Whisky and cheese. It may not be the first pairing that springs to mind but I can assure you that it works. I have done the research to prove it.
Three weeks ago last Wednesday I found myself sitting at a table looking at 12 glasses of whisky. I remember looking up at the guy who’d poured them and saying,
“What’s happening now?”
“Well, you need to try all 12 so that you know what we’re all about.”
Never one to back down from a challenge I picked up the first glass and took a cautious sip. Cautious because I had noticed that all these whiskies were cask strength, that’s around 60%.
Something incredible happened. Suddenly I could taste flowers, resinous wood, tropical fruits. When I could speak again I looked up at my new friend, eyes watering slightly and said,
“That’s the best whisky I’ve ever had in my life.”
There was some laughter from the others in the room at that point. Apparently that’s a common reaction among people who try these whiskies for the first time.
My new friend in this context, is a guy called John McCheyne, brand ambassador for the Scotch Malt Whisky Society, sole provider of these unique and at least in my experience, unprecedentedly incredible whiskies that I was trying. The table at which 11 more intense and life changing experiences awaited me was in the tasting room above the Society’s members only bar in Farringdon.
I had not just been pulled randomly off the street to try whisky. I was there to represent cheese for a project called Flavour Fanatics which brings people from different realms of food and drink together to give their take on flavour and how we experience it. My fellow fanatics included Dumo Mathema a coffee roaster and Fergus Drennan, a forager. The fact that my experience in the realm of cheese got me the chance to be involved in this and to try all these incredible whiskies is further confirmation of my belief that being a freelance cheesemonger is the best job in the world. This first session was a chance for us to meet each other and some people from the society, and began a process that would culminate in the Flavour Fanatics event in Shoreditch where Dumo, Fergus, Morgaine Gaye, a flavour futurologist (!) and I spoke to an enthusiastic bunch of whisky fanciers about our various passions and then served examples of our most loved cheeses, coffees and foraged fungi to be matched with whiskies. It was more fun than pie.
Flavour is, well it’s everything to the Scotch Malt Whisky Society. They offer exclusive bottlings of single malt whiskies from single casks. They’ve moved away from talking about regions, like Speyside or Islay, or the products of named distilleries. Instead the focus is on the flavour in this individual bottling from this particular cask. Each bottling, or outturn, is unique. Once it’s all been drunk you’ll never get that complex set of flavours again. As I said, the Society’s whiskies are exclusive to the society. You can’t just nip down to Tescos and pick up a bottle. That’s fine because membership is eminently affordable, even free for the sample membership. So join the society, buy some amazing whisky and invite me round because that’s only fair right? I’ll bring some cheese.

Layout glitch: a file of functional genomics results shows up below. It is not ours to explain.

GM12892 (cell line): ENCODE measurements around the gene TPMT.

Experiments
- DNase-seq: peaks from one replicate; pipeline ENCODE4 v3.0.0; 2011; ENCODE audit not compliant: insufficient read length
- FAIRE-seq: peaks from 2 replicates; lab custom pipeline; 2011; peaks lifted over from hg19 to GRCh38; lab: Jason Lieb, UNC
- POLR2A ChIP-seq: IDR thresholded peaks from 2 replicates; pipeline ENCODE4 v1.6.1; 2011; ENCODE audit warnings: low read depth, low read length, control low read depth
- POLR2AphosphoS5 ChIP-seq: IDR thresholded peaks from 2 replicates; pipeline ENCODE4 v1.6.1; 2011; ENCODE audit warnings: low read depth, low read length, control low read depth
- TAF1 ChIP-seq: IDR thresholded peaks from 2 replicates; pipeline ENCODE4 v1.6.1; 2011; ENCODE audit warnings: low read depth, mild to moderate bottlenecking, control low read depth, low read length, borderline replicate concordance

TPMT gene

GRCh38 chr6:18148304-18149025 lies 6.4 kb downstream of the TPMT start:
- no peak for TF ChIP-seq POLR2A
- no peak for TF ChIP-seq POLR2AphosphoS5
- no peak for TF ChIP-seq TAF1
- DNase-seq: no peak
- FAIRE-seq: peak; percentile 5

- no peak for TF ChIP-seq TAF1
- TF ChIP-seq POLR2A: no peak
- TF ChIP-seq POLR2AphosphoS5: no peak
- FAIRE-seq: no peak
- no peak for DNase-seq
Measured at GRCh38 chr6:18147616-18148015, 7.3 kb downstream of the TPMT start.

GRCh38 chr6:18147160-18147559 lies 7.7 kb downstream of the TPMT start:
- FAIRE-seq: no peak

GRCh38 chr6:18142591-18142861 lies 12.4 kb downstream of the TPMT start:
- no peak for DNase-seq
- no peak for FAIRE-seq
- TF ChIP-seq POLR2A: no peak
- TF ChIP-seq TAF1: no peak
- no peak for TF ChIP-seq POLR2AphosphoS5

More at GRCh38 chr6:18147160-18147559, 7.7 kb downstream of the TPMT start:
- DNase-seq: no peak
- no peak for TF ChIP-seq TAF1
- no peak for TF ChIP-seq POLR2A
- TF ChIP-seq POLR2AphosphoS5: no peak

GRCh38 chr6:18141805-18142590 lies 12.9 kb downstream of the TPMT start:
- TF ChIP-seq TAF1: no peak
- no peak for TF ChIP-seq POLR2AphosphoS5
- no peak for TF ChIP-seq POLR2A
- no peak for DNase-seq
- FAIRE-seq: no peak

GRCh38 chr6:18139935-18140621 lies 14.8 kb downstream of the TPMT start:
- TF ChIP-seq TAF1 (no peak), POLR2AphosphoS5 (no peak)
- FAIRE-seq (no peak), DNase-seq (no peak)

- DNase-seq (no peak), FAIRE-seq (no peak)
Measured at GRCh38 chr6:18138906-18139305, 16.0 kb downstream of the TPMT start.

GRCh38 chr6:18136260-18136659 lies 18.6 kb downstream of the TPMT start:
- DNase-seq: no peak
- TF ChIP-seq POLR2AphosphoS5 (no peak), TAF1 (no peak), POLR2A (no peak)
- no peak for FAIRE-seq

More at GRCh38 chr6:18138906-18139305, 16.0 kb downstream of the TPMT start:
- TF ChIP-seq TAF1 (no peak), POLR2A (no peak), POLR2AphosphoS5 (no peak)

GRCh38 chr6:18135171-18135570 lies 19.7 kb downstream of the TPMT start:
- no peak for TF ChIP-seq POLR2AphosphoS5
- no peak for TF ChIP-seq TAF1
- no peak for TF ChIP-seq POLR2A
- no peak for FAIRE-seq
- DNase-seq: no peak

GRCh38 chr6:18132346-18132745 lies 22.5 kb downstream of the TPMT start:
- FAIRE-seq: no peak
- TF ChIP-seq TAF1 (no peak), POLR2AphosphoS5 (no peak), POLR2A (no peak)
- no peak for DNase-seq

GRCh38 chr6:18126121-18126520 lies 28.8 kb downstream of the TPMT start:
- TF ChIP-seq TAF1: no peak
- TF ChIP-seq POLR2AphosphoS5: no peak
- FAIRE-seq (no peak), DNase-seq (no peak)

The bottles aren’t labelled with their distillery or region of origin but instead have two numbers on them. The first denotes the distillery and the second the number of bottlings that have come from that distillery. So for example 3.124 might mean that this is the 124th bottling to come from Lagavulin. While explaining this system, John pointed out that if I was ever to come across a bottle of 1.1 I should snap it up immediately as it would pay for my retirement. Although of course it wouldn’t because for starters I’d never be able to afford it and even if I could I wouldn’t be able to stop myself from drinking it.
The whiskies are grouped into flavour profiles of which there are 12, with names like Spicy and Sweet, Light and Delicate or Oily and Coastal. There might be a number of bottles within each profile and they are given names that are an evocative and somewhat whimsical description of the flavours you’ll find in that bottle. One of them is called ‘Riding a duck bareback up Mount Etna.’ See? Genius.
So that’s why I was trying 12 whiskies. In fact I had to try each one twice, once neat and once with a drop of water to open out the flavour. This is what I look like after 24 shots of cask strength whisky:
Apart from getting me to drink all that smashing whisky, and come up with intelligent and apposite flavour descriptors while I did so, which I assume was some sort of hazing/initiation ritual, the idea was to come up with a cheese to pair with one of the whisky profiles. This choice would form the basis of our talk at the Flavour Fanatics event. Feeling at the time inexplicably confident, I offered to match all 12 profiles with a cheese.
Thoughtfully the nice people at SMWS sent me a care package of samples of each of the profiles to help with that project, which you can see here.
It turns out it is possible to match each of these whisky profiles to a cheese, or a style of cheese, and I have done so. Over the next 12 weeks you’ll be able to read about these matches. I’ll start this week with my favourite cheese and whisky match, Lancashire with Spicy and Sweet. Like I said, if you get one of these smashing whiskies, let me know and I will bring around the relevant cheese. If I can have a drop of your whisky.